Game of Thrones: A Tale of Fire, Ice, Sex


Janani Ravikumar
Staff Writer

A small 10-year-old boy climbs a tower, and his pet wolf waits for him on the ground below. He hears voices coming from a window and looks in, only to see the queen and her brother there together—alone. The queen’s brother grabs her and holds her in a way that is not how a brother holds his sister, and the queen begins panting heavily—whether in pleasure or pain, the boy can’t tell. Then, all too quickly, the queen sees the boy and orders her brother to stop, and the boy knows he’s in trouble. Congratulations! You’ve just stumbled onto one of the many risqué scenes HBO’s “Game of Thrones” has to offer!

So what exactly is “Game of Thrones”? Based on George R. R. Martin’s series “A Song of Ice and Fire,” HBO’s show explores the noble houses of Stark, Lannister, Baratheon, Greyjoy, Tully, and Targaryen as they struggle to survive in the political mess that is their world. You may find it similar to Lord of the Rings, but it only takes a couple of episodes (or chapters) to see that “Game of Thrones” (“A Song of Ice and Fire”) is in a league of its own.

Here’s a quick synopsis: basically, after a long and brutal civil war, the Baratheons replaced the Targaryens on the throne, and peace reigned for several years. However, when the King’s Hand (a fancy term for “secretary”), Jon Arryn, passes away, King Robert Baratheon asks his old friend Ned Stark (played by Sean Bean, who also appeared in Peter Jackson’s “Lord of the Rings: The Fellowship of the Ring”) to become the new King’s Hand. Ned’s sister-in-law, Jon Arryn’s widow, firmly believes that there is more to her husband’s death than what meets the eye, and Queen Cersei Lannister looks suspicious. Ned accepts, due partially to his wife, Catelyn Tully’s persistence. Meanwhile, Daenerys and Viserys Targaryen, the children of the old deposed king, seek to reclaim their throne. And it all goes downhill from there.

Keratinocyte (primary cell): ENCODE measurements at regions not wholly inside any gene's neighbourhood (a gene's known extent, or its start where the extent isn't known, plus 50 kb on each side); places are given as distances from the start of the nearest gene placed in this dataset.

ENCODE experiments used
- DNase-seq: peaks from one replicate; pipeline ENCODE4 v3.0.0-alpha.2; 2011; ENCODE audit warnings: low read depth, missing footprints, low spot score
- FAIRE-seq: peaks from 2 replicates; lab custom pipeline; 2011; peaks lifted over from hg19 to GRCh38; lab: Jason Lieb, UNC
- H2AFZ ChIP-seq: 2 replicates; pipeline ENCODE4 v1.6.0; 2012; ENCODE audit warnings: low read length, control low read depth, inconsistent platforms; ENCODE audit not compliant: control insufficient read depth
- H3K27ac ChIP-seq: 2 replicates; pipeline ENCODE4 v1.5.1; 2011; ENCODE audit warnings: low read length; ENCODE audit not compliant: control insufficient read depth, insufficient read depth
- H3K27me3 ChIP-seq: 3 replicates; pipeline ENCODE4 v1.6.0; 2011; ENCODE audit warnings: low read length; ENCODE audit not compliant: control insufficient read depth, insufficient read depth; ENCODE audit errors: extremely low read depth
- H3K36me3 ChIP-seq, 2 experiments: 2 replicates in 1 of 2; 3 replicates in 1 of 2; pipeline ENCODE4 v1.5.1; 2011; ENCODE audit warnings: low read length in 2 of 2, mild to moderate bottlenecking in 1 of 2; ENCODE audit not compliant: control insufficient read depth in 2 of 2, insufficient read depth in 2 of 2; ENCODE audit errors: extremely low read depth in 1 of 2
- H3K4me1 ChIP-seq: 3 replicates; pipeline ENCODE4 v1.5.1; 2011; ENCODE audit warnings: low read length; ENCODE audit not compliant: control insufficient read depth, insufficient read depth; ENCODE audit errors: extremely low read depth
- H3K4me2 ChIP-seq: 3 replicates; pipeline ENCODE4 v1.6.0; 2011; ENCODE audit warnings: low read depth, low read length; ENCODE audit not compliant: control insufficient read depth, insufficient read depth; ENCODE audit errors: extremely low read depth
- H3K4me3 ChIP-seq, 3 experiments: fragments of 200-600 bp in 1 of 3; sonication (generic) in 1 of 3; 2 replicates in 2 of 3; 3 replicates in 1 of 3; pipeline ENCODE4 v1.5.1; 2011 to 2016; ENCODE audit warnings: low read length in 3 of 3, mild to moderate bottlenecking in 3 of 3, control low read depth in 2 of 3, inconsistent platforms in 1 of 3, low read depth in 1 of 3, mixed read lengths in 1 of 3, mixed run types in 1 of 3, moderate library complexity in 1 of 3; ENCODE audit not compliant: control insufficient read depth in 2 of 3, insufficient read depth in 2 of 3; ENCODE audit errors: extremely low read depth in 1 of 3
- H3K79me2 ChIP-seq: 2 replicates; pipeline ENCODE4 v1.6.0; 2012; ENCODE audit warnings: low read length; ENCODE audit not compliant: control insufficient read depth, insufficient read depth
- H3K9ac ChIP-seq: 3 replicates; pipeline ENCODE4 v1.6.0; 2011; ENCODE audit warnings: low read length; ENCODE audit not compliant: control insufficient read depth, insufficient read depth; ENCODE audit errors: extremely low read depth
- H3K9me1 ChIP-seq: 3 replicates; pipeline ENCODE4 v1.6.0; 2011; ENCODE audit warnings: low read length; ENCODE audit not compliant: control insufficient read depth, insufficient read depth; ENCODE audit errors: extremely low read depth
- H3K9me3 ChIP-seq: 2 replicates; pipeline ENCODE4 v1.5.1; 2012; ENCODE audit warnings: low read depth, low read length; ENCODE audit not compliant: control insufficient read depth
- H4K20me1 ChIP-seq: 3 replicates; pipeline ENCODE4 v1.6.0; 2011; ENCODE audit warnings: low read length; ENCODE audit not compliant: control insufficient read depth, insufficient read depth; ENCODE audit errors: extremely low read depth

At first glance, “Game of Thrones” is very similar to “Lord of the Rings,” but as previously stated, there is much more to “Game of Thrones” than meets the eye. One of the central themes of “Lord of the Rings” is how good triumphs over evil, but, in “Game of Thrones,” how can good triumph over evil when “good” and “evil” are so ambiguous and vague? Over the course of the series, you never really get a clear picture of who is “good” and who is “evil,” and morality in general is just one giant grey area. You can count on your fingers the number of purely “good” or “evil” characters present in the series, and have fun watching that number slowly dwindle as those characters die.

The novels take this a step further, as each chapter is taken from the point of view of a different character, versus a omniscient perspective in the show. Slap on a gratuitous amount of unreliable narrator, with each character absolutely convinced that he or she is right, and the characters’ already ambiguous morality becomes even foggier. But for the most part, it’s about character development, how each of these vastly different characters on different sides of the same conflict grow on you, despite other characters’ antagonizing views toward each other. Like their world, you become just as confused and lost in it.

In a world filled with political arrangements and back-stabbings, it’s only natural that you’ll find a good deal of promiscuity. The interaction between Cersei and Jaime Lannister described above, is one of the more infamous examples. The show depicts the scene in graphic detail, as you can imagine, with poor little Bran looking on. The novel, however, depicts this scene from Bran’s innocent perspective—you, as the reader, know exactly what’s going on. Later, you’ll also find a sex scene between Daenerys Targaryen and her husband Khal Drogo; note that Daenerys is 13. If you’ve seen HBO’s “The Tudors,” then you will find that nudity and sexuality are common, and casual elements in each episode.

So what’s the point of all this promiscuity? It’s open to any interpretation. I believe that it’s there more for shock value than anything else. When you see the younger characters, like Daenerys, in those kinds of situations, you’re painfully reminded that these are—for all intents and purposes—children thrown into a harsh and cruel adult world that in some cases, proves to be too much for them to handle. You feel bad for them; you root for them and hope that Daenerys does retake the iron throne or that Bran will someday reunite with his family.

“Game of Thrones” is a tale that will leave you clinging to the edge of your seat with each episode. The intricate web of relationships, alliance and enemies reels you in, entertaining you with humor, suspense and indeed sex. Perhaps the nudity is little amped up in the show, but then again, it is a magnificent series that brings to life the captivating story of a world unknown to us.


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